Guest Blog – Gill Hatcher, Saving Scotland’s Red Squirrel Project, May 2019
It’s ‘Invasive Species Week’: an opportunity to talk about the threats non-native species can pose to our special wild places, our natural heritage, and global biodiversity; as well as what people can do to help. But often the first challenge in raising awareness is simply explaining what ‘invasive’ means. It’s not a household term, and it can be a complex – and sometimes controversial – subject to discuss.
Perhaps none more so than the grey squirrel. The grey squirrel is equally one of the most familiar examples of an invasive species in Scotland, and the most clouded in confusion, misinformation and emotion.
The eastern grey squirrel is a North American species that was first brought to Britain to decorate the gardens of Victorian stately homes. With an abundance of food and fewer competitors to contend with, they quickly settled in their new surroundings and began to spread across the country.
As the only squirrel species native to the UK, red squirrels struggle to compete with grey squirrels for food and living space. Some grey squirrels also carry squirrelpox, a virus that doesn’t harm them but is deadly to reds. As grey squirrels have moved into an area, reds have gradually disappeared; and today greys have completely replaced reds throughout most of England and Wales, as well as Scotland’s Central Belt and the city of Aberdeen.
In many of these places grey squirrels have been present for well over a hundred years, with the native red squirrels barely a distant memory. So for many people in the UK today, grey squirrels are the norm. In cities and towns, they are often one of the few wild mammals people come into regular contact with, providing a rare connection with nature. It’s not surprising that many don’t realise that grey squirrels are not native, that red squirrels were once widespread or even that the two are different species of squirrel. Before we can even begin to explain the term ‘invasive species’, we often have to start with the basics if we want widespread understanding and support for red squirrel conservation action in Scotland.
While raising awareness of the threat from invasive grey squirrels, it’s also important to emphasise that there are still many places in Scotland where red squirrels are thriving. Home to 75% of the remaining UK population, there are healthy populations in the Highlands, the Central Lowlands and parts of South Scotland. Red squirrels are under threat, but they are still very much worth saving.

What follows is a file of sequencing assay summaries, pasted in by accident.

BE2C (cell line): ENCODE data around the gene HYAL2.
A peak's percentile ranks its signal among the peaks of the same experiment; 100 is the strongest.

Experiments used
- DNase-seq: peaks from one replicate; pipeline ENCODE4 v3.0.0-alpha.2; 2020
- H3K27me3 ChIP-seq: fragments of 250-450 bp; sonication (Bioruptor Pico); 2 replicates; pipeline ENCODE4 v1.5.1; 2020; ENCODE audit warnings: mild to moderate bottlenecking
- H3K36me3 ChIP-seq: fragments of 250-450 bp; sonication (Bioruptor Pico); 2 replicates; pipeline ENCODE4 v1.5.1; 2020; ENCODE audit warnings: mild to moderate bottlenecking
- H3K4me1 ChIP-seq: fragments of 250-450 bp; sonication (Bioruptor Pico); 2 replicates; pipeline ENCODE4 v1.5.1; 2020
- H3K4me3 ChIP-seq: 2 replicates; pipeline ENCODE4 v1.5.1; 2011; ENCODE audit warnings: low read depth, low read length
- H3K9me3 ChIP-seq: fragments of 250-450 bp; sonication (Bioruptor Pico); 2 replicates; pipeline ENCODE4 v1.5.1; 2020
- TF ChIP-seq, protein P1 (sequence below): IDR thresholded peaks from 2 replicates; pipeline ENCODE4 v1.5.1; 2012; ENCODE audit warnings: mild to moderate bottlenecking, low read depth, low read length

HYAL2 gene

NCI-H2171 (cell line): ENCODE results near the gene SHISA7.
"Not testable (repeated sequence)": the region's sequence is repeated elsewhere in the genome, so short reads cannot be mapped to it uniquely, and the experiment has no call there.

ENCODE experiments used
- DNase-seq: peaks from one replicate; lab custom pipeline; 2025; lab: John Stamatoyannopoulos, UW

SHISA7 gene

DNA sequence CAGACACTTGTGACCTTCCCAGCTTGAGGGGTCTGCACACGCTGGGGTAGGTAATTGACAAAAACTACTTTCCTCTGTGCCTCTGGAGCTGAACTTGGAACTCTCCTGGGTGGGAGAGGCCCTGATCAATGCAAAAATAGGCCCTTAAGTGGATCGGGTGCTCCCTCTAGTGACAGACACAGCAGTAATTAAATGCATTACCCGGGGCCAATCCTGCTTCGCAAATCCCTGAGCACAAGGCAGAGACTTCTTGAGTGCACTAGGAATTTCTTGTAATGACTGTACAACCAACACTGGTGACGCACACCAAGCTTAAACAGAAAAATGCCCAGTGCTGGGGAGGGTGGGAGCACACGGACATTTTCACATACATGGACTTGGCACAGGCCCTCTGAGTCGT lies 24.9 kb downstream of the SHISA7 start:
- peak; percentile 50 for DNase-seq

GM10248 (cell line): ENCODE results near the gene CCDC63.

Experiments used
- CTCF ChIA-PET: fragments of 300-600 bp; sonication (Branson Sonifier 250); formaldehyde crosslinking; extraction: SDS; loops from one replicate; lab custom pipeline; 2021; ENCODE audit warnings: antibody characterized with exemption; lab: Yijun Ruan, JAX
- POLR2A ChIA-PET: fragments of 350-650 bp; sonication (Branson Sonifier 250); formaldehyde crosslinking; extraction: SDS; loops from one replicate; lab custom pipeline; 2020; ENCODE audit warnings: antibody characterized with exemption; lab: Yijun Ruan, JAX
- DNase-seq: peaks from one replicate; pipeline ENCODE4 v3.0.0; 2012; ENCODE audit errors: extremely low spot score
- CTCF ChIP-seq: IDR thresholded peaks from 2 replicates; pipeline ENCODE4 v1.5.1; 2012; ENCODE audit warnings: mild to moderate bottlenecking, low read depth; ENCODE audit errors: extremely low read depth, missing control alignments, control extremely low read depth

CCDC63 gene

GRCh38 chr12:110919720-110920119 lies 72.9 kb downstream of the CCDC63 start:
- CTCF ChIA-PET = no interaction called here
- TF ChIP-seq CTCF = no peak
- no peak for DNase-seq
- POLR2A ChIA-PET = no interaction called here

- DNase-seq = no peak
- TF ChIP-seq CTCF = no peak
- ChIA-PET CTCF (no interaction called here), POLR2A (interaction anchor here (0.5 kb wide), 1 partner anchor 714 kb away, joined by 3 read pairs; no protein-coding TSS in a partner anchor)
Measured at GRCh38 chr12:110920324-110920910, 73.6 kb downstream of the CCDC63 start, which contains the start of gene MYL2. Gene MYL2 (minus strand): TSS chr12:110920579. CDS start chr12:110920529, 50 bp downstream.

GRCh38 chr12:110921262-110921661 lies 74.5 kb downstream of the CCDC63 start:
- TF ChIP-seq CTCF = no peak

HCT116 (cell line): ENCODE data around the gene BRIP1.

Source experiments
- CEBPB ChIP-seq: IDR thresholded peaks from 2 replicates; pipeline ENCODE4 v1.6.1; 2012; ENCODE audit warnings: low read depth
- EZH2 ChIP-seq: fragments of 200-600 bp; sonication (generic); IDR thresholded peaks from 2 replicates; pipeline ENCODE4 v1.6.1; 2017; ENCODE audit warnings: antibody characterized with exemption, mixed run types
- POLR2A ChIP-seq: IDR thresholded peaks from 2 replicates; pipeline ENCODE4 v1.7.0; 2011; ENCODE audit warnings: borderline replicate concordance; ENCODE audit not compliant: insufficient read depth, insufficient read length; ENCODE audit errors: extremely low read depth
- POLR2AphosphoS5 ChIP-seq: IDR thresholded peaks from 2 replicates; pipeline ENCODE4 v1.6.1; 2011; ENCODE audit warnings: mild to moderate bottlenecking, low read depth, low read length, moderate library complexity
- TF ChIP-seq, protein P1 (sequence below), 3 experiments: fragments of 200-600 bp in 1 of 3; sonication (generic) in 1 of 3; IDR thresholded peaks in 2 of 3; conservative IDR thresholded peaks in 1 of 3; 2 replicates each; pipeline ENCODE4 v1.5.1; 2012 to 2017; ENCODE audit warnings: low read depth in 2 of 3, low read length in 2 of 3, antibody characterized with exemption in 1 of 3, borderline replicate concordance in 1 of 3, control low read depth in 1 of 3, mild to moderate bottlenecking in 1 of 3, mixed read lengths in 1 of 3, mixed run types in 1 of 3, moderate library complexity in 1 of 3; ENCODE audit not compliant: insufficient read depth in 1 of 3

Saving Scotland’s Red Squirrels is a partnership project led by the Scottish Wildlife Trust. Established in 2009, its aim is to protect Scotland’s red squirrels by combating the spread of grey squirrels. With the help of landowners and volunteers, grey squirrels are being controlled through live trapping and humane dispatch in the areas where this action will have a positive impact on core red squirrel populations.
In 2017 the project was awarded a £2.46 million National Lottery Heritage Fund grant to begin a new phase called ‘Developing Community Action’. Recognising that landscape-scale community involvement will be the key to the long-term protection of Scotland’s red squirrels, the project is now focussing on building a strong network of local volunteers, providing them with the skills and resources they need to carry out red squirrel conservation work in priority areas. The first step is community engagement: building a basic understanding of why red squirrels need our help and why, at this time, control of grey squirrels is the only way to ensure red squirrels will continue to have a home here.
One way to start this conversation, and one of the simplest ways people can help the project is by reporting red and grey squirrel sightings. The sightings map contributes to our understanding of squirrel distribution across Scotland, and it could act as a stepping stone to getting more involved. There are lots of ways to take action for your local red squirrels, from survey work, to grey squirrel control, to helping spread awareness by volunteering at an event.
You can report a sighting and find out more about volunteering with Saving Scotland’s Red Squirrels at scottishsquirrels.org.uk
Photograph credits; Grey squirrel -Bob Coyle, Red squirrel & community action – Jo Foo